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the Rev. W. Turner , Jun. , MA., Lives of the eminent Unitarians, John Shute, (search)
luence could be brought into beneficial operation. One of the most important of these was the then projected union with Scotland. On this occasion he was sent for by Lord Somers to attend a meeting of the cabinet ministers, to whom, when his opinioost warmly ill favour of the design. They replied, that the influence of the English Dissenters on the Presbyterians of Scotland would be most important in bringing it about; and proposed that he, as a representative of the former body, should proceed to Scotland for that purpose. After some consideration, he agreed to abandon, for the present, his professional views, in order to promote this great object; stating, at the same time, that the Dissenters were not likely to exert themselves in itn when the object was accomplished. In consequence of his services on this occasion, Mr. Shute, after his return from Scotland, was appointed, in 1708, one of the Commissioners of the Customs. About the same time, Francis Barrington, Esq. of Tof
the Rev. W. Turner , Jun. , MA., Lives of the eminent Unitarians, Samuel Chandler (search)
o such claim was set up even by the apostles, who, if any, might be supposed to have a plausible right to assert such an authority; that what have been called creeds in the writings of the early fathers are nothing more than voluntary declarations of individual opinion; and that, in fact, the earliest attempts in this manner to lord it over the consciences of men, are subsequent to the ill-omened and mischievous union of church and state. About this period, on the occasion of a visit to Scotland, in the company of his friend, the Earl of Findlater and Seafield, our author's well established and growing reputation procured for him, from the two Universities of Edinburgh and Glasgow, the unsolicited distinction of a Doctor's degree in Divinity. In 1760, on occasion of the death of George II., Dr. Chandler preached and published a Sermon containing an eulogy on the deceased monarch, in which he compared him to king David. This gave rise to a pamphlet by some anonymous writer, enti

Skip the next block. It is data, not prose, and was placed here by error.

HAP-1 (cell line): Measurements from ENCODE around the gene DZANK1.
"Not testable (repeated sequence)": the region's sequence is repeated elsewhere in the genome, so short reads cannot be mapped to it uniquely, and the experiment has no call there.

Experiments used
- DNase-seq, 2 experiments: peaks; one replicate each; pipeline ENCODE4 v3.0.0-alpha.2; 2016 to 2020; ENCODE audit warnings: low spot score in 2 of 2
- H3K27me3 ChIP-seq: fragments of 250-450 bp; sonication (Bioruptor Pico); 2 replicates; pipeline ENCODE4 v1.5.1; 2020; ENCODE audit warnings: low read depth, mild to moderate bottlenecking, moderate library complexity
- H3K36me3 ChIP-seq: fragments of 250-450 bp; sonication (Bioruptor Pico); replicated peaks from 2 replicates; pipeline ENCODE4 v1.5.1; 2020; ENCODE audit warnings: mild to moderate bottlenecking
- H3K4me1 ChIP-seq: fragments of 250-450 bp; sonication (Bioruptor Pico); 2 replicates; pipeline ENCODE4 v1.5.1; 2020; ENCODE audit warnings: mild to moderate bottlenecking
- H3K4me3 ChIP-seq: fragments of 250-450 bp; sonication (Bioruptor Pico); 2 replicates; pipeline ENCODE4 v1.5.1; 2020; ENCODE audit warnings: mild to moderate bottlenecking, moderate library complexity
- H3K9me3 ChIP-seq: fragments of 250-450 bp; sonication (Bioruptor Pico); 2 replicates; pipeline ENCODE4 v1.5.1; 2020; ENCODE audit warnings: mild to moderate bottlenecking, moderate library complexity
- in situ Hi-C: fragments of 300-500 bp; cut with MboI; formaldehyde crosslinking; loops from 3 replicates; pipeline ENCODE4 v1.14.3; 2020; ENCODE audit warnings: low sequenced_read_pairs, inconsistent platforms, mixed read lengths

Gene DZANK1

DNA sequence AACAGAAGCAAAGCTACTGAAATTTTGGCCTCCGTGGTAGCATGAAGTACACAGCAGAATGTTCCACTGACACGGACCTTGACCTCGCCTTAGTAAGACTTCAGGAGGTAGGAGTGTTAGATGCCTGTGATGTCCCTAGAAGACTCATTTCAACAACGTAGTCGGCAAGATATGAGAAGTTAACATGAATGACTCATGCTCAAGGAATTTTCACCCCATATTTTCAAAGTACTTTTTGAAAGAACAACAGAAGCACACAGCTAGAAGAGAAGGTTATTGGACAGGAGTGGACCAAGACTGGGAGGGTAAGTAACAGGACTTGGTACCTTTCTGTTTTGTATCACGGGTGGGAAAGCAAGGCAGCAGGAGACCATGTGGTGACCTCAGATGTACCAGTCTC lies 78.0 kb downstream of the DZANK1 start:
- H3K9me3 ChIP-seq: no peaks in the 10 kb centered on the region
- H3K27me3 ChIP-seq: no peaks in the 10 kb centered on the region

the Rev. W. Turner , Jun. , MA., Lives of the eminent Unitarians, Caleb Fleming (search)
ril 6, 1769. Gentlemen,—Though I am ignorant of the motive you had to honour me with the unmerited degree of D. in D., yet I am able to assure you, that those abilities which God has given me have been ever devoted to the service of truth and liberty; never once resigning the right of private judgment to any human authority, nor consenting to sacrifice conscience on the altar of human emolument. I take this occasion to congratulate you on the advances liberty is making in the kingdom of Scotland, and on the many excellent publications from your countrymen. I wish prosperity to the University of St. Andrews, and should rejoice to render it any service. I am, with the greatest respect, Gentlemen, Your most obliged obedient servant, Caleb Fleming. We will hope that none of the parties concerned were troubled with any misgivings that they had made a mistake in thus distinguishing this uncompromising champion of truth and liberty, and of private judgment in opposition to
the Rev. W. Turner , Jun. , MA., Lives of the eminent Unitarians, Caleb Rotheram, D. D. (search)
thought and feeling on these points is preserved in the following extract of a letter to Doddridge on occasion of a remarkable outbreak of bigoted intolerance in Scotland: You have seen, I suppose, what the public prints inform us of relating to the proceedings of the General Assembly in Scotland against Mr. Patrick Simpson. TScotland against Mr. Patrick Simpson. They are going to deprive the church of one of the most valuable persons in it, because he does not think it necessary to tie himself down exactly to their Shibboleth, nor oblige himself to conform to all the scholastic ways of speaking concerning some things about which Scripture is silent. By what I saw and heard of him when in Scotland, he is a much better judge of those matters than the greater part of those who are to judge him. His crime is, that lie is disposed to think for himself; but yet he is very cautious to avoid giving offence, which I perceive is, by the bigots, interpreted into cunning and dissimulation. One would think the experience of